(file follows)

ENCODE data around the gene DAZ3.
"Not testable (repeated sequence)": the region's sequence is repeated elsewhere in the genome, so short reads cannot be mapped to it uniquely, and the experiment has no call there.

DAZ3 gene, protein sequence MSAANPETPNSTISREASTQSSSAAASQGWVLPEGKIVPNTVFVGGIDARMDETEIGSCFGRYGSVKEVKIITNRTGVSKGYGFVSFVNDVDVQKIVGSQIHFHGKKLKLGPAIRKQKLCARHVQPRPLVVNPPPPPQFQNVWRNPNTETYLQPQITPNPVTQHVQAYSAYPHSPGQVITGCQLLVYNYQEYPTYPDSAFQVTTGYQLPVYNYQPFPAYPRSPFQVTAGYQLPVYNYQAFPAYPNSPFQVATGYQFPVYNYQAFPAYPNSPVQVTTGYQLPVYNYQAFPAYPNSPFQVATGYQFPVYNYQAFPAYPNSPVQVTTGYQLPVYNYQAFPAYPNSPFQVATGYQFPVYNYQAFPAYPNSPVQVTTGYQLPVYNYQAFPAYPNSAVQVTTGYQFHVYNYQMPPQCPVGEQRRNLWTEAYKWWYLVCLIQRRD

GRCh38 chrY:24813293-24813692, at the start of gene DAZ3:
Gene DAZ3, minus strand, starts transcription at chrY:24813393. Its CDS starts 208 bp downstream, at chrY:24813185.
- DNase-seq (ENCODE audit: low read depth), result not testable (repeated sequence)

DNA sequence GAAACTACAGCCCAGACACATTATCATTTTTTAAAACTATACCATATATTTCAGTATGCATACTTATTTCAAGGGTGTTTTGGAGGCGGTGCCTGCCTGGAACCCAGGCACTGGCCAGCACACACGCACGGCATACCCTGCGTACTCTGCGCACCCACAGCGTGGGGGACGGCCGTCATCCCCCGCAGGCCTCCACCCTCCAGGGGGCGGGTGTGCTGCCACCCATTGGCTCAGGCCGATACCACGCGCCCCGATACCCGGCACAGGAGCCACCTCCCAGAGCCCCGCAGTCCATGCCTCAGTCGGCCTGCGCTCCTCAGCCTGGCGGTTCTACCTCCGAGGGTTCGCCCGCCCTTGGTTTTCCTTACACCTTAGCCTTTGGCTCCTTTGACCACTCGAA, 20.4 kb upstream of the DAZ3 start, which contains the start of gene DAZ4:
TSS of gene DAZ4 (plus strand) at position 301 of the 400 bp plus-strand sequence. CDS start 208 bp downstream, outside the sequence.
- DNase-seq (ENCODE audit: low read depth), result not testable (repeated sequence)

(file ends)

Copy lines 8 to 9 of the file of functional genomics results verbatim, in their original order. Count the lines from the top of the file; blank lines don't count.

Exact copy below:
TSS of gene DAZ4 (plus strand) at position 301 of the 400 bp plus-strand sequence. CDS start 208 bp downstream, outside the sequence.
- DNase-seq (ENCODE audit: low read depth), result not testable (repeated sequence)